The bill’s passage advances the Senate Judiciary Committee’s bipartisan push to stop the exploitation of children online
WASHINGTON – This week, the U.S. Senate unanimously passed the Missing Children’s Assistance Reauthorization Act of 2023. The bill renews funding for the Missing Children’s Assistance Act (MCAA) through Fiscal Year 2028 and updates the statute concerning the National Center for Missing & Exploited Children (NCMEC).
As the bill’s sponsors, U.S. Senate Majority Whip Dick Durbin (D-IL), Chair of the Senate Judiciary Committee, and U.S. Senator Lindsey Graham (R-SC), Ranking Member of the Senate Judiciary Committee, released the following statement on its passage:
“NCMEC’s work is an invaluable lifeline. For nearly 40 years, the organization has protected kids from exploitation nationwide, and it needs to be able to continue its work uninterrupted. While the Senate Judiciary Committee continues to find bipartisan successes advancing legislation to hold Big Tech accountable and stop the exploitation of children online, we must reauthorize the MCAA to keep these programs strong. We urge our colleagues in the House to protect our kids by passing this bill swiftly, so President Biden can sign it into law.”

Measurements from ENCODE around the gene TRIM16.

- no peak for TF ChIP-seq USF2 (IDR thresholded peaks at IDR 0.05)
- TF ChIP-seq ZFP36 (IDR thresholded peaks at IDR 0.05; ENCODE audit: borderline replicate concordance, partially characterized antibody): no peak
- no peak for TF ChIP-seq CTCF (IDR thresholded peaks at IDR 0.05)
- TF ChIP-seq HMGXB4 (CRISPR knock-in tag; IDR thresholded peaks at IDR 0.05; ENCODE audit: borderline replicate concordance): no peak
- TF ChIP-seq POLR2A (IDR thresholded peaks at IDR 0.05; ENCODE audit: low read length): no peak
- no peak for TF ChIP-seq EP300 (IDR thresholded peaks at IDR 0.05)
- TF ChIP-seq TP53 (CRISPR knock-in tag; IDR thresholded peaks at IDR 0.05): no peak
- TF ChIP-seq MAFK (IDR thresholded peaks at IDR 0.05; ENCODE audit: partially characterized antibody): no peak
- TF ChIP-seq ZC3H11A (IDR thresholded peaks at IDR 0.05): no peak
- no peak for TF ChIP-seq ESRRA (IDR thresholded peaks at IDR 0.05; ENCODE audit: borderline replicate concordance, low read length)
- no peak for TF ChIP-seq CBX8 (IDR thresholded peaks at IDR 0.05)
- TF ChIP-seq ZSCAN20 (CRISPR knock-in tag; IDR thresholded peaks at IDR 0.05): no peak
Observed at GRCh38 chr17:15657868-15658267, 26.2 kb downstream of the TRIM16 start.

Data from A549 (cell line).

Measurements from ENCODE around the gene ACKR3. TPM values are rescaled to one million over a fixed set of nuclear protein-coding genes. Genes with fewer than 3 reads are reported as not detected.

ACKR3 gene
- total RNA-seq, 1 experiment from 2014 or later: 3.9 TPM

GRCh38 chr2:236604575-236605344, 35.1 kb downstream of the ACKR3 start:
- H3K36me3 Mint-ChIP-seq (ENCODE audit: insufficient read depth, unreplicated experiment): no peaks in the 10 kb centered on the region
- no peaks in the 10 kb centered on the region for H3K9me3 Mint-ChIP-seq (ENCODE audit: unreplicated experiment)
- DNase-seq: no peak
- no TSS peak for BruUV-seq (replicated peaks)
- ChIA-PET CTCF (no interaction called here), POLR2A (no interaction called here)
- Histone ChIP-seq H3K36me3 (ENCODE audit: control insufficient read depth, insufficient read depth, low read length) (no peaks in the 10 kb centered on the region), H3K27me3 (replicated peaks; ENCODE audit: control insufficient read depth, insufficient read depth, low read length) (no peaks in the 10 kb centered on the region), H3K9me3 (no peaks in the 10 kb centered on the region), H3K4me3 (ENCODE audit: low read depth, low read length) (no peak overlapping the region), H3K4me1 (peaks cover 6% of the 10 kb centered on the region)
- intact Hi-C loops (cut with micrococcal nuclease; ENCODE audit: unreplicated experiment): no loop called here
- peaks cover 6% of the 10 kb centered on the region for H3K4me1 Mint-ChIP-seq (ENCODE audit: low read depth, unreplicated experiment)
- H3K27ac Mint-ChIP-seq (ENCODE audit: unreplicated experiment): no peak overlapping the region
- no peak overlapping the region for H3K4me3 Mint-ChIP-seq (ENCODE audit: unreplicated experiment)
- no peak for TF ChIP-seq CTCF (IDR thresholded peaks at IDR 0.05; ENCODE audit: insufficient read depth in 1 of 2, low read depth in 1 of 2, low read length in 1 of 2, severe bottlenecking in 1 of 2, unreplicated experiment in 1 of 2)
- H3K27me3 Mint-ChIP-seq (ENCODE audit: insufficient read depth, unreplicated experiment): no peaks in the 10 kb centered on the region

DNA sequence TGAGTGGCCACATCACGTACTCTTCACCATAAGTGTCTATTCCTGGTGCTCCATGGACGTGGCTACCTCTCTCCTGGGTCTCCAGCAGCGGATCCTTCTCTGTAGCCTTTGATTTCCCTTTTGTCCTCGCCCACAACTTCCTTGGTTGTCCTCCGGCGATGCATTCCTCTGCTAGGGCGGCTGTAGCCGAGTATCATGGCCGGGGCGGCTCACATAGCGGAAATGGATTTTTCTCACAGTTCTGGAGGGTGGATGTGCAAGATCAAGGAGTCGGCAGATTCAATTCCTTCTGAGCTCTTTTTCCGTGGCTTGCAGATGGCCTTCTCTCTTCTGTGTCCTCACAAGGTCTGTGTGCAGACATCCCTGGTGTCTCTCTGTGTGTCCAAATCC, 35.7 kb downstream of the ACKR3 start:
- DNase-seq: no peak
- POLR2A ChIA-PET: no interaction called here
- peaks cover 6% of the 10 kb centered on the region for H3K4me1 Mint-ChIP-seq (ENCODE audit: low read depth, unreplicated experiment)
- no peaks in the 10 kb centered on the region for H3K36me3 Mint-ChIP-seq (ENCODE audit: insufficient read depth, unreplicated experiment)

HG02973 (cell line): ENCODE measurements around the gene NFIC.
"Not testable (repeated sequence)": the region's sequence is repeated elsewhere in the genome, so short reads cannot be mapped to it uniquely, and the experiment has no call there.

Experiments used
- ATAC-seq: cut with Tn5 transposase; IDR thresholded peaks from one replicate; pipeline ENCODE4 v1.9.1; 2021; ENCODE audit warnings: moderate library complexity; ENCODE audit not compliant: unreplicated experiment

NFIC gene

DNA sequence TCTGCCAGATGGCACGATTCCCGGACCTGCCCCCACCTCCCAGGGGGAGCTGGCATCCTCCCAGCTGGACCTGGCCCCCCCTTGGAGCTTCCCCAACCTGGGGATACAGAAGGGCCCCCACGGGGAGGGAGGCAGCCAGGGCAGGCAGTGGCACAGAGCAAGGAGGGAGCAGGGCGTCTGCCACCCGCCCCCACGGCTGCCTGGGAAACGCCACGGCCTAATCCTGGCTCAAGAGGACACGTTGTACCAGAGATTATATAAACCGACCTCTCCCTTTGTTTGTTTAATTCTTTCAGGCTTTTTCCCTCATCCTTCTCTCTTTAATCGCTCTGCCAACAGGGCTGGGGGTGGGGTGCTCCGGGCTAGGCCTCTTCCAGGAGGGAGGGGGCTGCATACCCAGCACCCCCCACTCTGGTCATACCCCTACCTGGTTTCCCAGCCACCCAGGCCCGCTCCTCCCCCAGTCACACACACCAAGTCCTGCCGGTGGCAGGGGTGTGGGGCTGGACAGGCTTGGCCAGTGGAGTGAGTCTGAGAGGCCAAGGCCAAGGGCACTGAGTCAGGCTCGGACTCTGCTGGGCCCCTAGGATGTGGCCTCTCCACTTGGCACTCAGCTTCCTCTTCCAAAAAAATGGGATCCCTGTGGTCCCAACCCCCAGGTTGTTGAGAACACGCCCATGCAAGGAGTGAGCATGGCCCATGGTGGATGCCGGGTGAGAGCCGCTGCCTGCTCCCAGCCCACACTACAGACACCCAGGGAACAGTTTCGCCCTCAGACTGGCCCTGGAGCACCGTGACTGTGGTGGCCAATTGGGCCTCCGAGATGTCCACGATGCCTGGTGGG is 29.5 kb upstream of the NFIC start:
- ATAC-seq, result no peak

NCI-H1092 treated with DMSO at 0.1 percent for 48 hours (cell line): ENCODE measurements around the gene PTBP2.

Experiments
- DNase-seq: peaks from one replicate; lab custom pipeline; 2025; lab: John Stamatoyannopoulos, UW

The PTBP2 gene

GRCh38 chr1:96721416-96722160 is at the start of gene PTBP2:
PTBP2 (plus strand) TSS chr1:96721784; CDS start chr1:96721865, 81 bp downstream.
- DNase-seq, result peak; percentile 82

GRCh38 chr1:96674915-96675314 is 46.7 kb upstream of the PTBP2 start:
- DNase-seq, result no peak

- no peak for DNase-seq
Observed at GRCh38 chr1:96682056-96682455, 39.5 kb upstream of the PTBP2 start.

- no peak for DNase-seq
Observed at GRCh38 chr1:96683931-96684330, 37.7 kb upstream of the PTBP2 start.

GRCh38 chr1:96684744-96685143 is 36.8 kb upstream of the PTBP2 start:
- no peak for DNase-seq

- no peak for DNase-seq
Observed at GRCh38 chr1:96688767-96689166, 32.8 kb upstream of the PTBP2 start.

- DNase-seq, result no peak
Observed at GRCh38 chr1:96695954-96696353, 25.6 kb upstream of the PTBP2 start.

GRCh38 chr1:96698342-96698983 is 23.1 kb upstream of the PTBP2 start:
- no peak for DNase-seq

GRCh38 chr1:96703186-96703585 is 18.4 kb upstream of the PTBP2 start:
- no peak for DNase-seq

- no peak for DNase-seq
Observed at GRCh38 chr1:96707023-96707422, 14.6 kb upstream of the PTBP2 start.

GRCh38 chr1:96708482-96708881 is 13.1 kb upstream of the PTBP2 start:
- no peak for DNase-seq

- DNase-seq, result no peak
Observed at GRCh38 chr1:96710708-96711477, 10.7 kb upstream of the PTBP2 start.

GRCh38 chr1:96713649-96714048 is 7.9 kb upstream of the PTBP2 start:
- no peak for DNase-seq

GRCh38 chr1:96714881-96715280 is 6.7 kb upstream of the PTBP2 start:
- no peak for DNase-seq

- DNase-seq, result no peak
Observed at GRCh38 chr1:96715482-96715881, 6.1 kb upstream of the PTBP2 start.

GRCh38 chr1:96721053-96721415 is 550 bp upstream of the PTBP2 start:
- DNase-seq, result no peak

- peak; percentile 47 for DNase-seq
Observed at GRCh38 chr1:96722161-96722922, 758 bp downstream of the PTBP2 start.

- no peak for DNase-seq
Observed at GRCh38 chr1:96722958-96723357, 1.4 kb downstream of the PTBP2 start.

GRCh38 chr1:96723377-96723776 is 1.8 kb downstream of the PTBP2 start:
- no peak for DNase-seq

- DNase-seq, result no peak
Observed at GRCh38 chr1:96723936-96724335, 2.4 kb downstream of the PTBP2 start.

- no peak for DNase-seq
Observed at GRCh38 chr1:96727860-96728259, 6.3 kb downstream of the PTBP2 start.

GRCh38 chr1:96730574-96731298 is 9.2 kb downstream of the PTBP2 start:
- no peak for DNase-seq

NCMEC, which receives funding through the MCAA, describes itself as “a private, non-profit 501(c)(3) corporation whose mission is to help find missing children, reduce child sexual exploitation, and prevent child victimization. NCMEC works with families, victims, private industry, law enforcement, and the public to assist with preventing child abductions, recovering missing children, and providing services to deter and combat child sexual exploitation.” Among its many programs, NCMEC operates:
In addition to reauthorizing NCMEC’s grant, the legislation makes minor revisions to its authorization. Specifically, the Missing Children’s Assistance Reauthorization Act of 2023 would:
Historically, this legislation has been sponsored by the Chair and Ranking Member of the Senate Judiciary Committee.
Since the Senate Judiciary Committee’s hearing on this issue in February, six bills have recently advanced out of the Senate Judiciary Committee on a bipartisan basis to help stop the exploitation of kids online, including: